We began our wine tasting this day at Europa Village Winery. In the early stages of a plan that will see three separate wineries with a small village, now their tasting room offers all three labels; Bolero Cellars (Spanish), Vienza (Italian) and C’est La Vie (French). The tasting room is lovely and their staff is top notch. Dr. Doug is a sommelier who loves answering questions from his guests and extolling the virtues of the wines he is pouring. I’m a fan of the Pinot Grigio, Vermentino, Garnacha and Cabernet Sauvignon. 33475 La Serena Way, Temecula, (888) 383- 8767.
Just across the street is Baily Vineyard and Winery, where Phil Baily has been producing mostly Bordeaux varietals and blends for more than 25 years. Phil is soft-spoken and easy going, but he’s not shy about expressing his opinion. Most of his staff has been there for years and love to pour his wines. Richard will even give you his recipe for scallops using the Montage Semillon/Sauvignon Blanc blend. I like the M & M Malbec and Merlot blend. They have a wonderful Cabernet Franc and a great Meritage. Carol’s restaurant is open for lunch Thursday through Sunday with burgers, hand-cut fries, salads, seafood, steak and more. 33440 La Serena Way, Temecula, (951) 676-9463.
For lunch we stopped at Meritage, located at Callaway Winery. Executive Chef Mike Henry has a creative menu that is constantly evolving. The view is a wonderful panorama of the vineyards. There is a printed menu, but don’t overlook the blackboards with daily specials, cheeses and desserts. I love their steamed Manila clams, pork belly and crispy duck confit. 32720 Rancho California Road, Temecula, (951) 676-4001.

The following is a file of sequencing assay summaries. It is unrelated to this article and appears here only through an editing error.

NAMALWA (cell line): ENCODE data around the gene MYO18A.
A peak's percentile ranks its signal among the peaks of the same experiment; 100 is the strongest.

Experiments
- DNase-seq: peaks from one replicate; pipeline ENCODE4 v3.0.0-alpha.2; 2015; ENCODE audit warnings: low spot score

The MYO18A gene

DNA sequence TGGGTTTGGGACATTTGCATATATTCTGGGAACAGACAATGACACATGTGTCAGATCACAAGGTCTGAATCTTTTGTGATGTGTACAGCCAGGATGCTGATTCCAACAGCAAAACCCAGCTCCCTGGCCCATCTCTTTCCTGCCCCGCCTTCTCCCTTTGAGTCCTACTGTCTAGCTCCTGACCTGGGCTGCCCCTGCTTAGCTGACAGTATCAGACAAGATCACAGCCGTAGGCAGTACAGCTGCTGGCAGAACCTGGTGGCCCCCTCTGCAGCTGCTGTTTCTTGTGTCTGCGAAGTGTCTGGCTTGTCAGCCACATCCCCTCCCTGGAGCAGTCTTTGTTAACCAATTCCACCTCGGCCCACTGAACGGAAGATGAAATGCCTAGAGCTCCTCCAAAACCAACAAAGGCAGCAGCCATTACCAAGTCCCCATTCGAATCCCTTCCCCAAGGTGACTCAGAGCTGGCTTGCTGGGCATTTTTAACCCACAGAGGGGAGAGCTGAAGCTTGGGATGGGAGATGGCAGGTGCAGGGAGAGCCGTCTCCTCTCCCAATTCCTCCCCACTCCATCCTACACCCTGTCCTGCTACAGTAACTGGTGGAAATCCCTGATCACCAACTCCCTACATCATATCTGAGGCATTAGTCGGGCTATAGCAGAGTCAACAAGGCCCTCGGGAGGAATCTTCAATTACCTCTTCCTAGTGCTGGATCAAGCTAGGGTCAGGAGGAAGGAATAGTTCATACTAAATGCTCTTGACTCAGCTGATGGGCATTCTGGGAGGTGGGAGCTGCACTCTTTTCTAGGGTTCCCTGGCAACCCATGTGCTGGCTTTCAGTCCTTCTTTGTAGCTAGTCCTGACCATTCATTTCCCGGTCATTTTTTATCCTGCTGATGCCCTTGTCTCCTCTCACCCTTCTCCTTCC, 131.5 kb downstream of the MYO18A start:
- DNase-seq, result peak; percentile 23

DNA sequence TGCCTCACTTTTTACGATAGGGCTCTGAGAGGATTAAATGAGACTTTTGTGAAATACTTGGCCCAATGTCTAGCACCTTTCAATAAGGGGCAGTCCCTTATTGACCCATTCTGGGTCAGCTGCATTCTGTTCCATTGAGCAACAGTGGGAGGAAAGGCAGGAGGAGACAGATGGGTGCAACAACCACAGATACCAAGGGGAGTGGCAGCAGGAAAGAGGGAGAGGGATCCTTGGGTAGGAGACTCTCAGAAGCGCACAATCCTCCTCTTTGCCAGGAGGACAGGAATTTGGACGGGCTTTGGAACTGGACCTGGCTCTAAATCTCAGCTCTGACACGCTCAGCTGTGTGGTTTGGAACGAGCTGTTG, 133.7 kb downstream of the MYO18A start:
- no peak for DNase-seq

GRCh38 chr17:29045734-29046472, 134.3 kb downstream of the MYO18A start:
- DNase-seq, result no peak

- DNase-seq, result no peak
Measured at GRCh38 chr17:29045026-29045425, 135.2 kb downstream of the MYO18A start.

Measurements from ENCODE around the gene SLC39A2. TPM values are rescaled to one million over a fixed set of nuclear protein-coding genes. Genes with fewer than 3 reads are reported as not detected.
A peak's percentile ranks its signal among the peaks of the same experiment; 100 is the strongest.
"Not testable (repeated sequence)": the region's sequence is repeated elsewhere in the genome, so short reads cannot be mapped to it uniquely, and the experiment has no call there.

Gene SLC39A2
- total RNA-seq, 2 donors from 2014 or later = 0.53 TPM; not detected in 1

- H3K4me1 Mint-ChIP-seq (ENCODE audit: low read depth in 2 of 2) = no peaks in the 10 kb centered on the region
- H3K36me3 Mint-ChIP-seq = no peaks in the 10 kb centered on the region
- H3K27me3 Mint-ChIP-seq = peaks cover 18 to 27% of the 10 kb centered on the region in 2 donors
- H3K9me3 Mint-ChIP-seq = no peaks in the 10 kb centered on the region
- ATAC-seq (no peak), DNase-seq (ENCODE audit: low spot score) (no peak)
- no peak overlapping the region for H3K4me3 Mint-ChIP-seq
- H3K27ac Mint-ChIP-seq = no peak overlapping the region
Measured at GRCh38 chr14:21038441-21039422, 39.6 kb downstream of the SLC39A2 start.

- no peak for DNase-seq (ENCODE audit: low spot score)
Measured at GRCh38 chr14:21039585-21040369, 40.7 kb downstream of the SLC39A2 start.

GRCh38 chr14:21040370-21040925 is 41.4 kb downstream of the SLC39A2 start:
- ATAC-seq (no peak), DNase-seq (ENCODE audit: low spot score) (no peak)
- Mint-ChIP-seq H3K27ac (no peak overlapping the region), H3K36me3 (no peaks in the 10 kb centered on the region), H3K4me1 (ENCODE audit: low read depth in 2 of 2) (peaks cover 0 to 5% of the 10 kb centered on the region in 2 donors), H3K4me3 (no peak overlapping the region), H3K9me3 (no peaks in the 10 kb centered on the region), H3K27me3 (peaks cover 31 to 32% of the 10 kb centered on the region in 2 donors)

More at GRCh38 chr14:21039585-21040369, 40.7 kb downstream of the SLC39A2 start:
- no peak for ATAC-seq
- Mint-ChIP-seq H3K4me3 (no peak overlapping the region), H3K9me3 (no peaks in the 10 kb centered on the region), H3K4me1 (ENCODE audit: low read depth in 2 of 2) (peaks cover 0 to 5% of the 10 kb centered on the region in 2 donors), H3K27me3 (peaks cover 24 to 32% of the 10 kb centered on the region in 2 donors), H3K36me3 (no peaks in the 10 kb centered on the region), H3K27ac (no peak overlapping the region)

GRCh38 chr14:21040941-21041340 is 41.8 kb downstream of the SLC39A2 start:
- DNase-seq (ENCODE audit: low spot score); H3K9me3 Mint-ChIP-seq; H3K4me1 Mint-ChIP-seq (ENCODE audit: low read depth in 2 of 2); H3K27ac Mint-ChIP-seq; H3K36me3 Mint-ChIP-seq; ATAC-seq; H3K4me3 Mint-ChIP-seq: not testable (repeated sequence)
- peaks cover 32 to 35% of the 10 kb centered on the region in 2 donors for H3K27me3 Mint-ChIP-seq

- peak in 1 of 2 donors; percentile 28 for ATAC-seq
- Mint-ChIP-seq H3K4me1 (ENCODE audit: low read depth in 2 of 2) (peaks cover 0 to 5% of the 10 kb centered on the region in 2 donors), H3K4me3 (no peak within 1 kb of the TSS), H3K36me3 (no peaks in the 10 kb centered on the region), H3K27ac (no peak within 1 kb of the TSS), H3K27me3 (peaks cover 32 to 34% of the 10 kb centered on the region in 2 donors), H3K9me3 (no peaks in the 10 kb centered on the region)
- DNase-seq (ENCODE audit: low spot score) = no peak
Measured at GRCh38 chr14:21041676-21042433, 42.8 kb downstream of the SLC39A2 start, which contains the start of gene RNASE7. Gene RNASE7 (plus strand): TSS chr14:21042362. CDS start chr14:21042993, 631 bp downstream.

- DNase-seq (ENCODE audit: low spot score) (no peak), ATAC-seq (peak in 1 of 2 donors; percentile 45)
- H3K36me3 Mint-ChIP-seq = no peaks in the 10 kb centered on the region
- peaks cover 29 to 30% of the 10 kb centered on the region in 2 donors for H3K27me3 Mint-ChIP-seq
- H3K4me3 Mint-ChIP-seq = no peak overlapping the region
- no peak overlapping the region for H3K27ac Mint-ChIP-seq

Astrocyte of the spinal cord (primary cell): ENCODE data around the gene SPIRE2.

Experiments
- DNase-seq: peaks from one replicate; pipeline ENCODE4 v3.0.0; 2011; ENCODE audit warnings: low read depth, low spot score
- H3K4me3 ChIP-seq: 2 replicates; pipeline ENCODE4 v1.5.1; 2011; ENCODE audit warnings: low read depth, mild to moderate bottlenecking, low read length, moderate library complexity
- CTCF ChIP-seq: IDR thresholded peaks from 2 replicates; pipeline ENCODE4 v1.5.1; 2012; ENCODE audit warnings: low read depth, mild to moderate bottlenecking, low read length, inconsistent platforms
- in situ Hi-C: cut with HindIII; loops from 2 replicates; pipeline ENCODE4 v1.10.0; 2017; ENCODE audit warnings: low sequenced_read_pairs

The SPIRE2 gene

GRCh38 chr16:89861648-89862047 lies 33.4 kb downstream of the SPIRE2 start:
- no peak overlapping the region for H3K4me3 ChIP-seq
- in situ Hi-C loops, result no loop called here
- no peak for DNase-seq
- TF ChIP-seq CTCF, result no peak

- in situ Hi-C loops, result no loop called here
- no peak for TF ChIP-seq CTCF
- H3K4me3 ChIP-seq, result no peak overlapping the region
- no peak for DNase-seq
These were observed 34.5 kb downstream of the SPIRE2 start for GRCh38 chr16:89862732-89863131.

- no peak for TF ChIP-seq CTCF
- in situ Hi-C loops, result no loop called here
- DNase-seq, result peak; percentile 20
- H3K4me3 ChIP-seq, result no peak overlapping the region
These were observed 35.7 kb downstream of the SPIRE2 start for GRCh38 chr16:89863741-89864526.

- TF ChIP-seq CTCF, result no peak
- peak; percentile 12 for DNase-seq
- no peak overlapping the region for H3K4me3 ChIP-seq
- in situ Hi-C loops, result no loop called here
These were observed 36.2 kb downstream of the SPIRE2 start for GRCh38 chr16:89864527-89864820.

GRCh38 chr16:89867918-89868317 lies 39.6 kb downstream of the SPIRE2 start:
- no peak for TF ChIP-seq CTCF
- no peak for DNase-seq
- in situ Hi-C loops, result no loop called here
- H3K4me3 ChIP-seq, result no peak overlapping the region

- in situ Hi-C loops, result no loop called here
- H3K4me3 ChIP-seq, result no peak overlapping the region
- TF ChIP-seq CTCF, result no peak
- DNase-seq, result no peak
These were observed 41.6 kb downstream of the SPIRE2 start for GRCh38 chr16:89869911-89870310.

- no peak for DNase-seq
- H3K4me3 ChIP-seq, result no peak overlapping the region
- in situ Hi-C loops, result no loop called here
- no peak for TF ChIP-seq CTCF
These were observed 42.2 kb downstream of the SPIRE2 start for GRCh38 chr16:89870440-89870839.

For the day’s last tastes we stopped at Lorimar Vineyard and Winery. As you head north on Rancho California, turn left at the roundabout onto Anza Road. Lawrie Lipton and Mark Manfield own Lorimar and their tasting room will celebrate its second anniversary this May. Their large selection includes two sparkling wines, dry whites, sweet whites and several reds. Patrick McPhail oversees a friendly staff in a fun and lighthearted atmosphere that aims to take the stuffiness out of wine tasting. Marshall Stuart, Lorimar’s winemaker, is producing excellent wines. I especially love his Fusion Zinfandel/Petite Sirah blend and Crescendo Petite Sirah. New to the list is Bravia Pinot Noir with fruit sourced from Monterey. 39990 Anza Road, Temecula, (951) 694-6699.
We checked into the Inn at Europa Village where innkeeper Dean Thomas welcomed us with Viognier Sangria made with grapefruit and apple. He and wife Nicole placed us in the Libido room, named after one of Europa Village’s wines. We sat on the patio by the firepot with two other couples and visited over a glass of Europa Village’s Bolero Garnacha.